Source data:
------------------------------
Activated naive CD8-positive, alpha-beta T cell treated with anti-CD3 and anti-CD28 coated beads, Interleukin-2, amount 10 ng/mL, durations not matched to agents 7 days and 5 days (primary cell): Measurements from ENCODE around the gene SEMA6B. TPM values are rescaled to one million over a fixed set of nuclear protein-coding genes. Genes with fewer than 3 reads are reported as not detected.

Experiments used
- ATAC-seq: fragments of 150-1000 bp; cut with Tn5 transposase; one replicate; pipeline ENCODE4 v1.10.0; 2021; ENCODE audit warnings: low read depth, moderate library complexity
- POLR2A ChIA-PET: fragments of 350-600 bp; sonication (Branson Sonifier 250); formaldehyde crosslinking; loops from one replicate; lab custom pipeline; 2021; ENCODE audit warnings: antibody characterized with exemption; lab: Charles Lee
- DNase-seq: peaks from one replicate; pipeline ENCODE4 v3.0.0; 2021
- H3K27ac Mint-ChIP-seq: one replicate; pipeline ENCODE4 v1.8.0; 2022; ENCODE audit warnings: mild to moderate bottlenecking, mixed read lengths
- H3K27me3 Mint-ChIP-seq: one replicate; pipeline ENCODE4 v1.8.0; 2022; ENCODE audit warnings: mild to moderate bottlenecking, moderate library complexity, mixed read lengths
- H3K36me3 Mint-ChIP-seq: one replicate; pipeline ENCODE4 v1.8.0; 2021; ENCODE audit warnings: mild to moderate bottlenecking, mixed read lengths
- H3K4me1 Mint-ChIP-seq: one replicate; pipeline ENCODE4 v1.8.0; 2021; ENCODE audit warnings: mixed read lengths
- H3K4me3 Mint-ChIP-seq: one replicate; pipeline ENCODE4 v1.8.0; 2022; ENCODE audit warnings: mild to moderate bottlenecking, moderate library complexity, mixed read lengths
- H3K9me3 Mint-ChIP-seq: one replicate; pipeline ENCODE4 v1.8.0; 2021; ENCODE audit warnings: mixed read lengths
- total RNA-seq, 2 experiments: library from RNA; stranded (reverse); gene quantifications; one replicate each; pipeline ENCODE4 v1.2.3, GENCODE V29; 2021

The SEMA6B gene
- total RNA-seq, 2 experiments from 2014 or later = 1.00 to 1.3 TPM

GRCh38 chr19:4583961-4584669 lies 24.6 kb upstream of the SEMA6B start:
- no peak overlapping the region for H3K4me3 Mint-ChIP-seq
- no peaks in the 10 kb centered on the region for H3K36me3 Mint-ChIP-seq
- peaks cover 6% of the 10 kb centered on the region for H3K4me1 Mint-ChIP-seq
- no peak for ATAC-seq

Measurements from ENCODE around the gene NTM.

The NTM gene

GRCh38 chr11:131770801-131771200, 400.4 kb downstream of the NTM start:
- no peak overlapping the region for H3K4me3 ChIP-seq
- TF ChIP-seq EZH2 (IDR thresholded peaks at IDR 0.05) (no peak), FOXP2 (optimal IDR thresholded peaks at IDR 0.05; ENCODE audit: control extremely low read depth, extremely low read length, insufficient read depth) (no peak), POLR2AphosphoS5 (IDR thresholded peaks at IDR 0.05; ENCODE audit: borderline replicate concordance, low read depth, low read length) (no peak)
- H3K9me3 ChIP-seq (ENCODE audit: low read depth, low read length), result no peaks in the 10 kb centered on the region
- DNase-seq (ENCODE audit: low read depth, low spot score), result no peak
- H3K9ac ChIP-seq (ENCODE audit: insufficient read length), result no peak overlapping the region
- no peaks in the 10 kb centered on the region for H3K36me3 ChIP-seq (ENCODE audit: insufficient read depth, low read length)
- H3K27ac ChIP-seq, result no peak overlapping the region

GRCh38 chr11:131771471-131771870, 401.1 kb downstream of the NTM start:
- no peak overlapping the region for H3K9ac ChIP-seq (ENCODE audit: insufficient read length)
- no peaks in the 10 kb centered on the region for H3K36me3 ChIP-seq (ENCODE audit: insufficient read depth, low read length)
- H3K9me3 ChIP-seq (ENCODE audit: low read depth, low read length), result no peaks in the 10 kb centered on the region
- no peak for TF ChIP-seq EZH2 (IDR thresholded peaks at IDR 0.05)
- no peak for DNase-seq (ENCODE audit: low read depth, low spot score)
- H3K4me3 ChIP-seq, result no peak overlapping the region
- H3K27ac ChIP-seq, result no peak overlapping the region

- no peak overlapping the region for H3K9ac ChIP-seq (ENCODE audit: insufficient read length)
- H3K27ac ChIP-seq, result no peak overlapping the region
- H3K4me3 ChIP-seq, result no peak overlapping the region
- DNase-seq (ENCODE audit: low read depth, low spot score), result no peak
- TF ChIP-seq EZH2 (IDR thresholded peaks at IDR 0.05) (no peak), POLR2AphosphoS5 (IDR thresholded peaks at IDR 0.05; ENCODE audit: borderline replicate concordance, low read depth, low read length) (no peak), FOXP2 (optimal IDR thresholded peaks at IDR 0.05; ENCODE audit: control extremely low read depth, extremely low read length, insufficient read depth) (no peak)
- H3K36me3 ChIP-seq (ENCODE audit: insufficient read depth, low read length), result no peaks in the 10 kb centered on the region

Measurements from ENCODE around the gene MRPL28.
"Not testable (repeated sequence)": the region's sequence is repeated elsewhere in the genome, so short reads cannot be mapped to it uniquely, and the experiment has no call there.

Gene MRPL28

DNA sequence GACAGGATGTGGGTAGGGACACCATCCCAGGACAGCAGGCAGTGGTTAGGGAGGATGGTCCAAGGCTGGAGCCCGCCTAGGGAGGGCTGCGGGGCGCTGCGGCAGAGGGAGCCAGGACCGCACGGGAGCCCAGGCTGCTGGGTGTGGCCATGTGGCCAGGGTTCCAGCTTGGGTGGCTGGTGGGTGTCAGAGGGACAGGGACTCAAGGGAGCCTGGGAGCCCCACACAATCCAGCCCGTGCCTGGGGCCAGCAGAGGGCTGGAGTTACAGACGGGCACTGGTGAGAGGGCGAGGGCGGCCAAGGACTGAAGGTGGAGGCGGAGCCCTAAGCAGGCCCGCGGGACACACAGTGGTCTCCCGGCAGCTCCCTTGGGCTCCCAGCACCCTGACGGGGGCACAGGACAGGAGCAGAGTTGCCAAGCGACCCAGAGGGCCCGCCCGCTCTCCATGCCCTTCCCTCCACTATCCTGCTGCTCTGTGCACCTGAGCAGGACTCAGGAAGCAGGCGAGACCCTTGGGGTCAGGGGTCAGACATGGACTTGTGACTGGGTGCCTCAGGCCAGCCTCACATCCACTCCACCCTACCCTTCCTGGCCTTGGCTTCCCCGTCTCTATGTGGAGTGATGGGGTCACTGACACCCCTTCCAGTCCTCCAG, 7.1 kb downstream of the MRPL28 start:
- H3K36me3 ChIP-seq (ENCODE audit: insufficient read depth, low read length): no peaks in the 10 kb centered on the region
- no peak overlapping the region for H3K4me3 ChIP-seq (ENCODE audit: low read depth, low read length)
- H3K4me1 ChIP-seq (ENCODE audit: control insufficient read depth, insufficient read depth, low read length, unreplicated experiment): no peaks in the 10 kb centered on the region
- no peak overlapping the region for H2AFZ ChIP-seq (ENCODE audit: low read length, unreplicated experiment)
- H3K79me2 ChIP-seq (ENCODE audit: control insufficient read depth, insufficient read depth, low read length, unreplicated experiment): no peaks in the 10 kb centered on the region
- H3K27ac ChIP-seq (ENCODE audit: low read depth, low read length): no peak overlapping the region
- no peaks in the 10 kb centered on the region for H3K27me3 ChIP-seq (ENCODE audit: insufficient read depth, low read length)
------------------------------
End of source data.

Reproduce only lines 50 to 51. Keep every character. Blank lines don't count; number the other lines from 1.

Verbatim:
- H3K4me1 ChIP-seq (ENCODE audit: control insufficient read depth, insufficient read depth, low read length, unreplicated experiment): no peaks in the 10 kb centered on the region
- no peak overlapping the region for H2AFZ ChIP-seq (ENCODE audit: low read length, unreplicated experiment)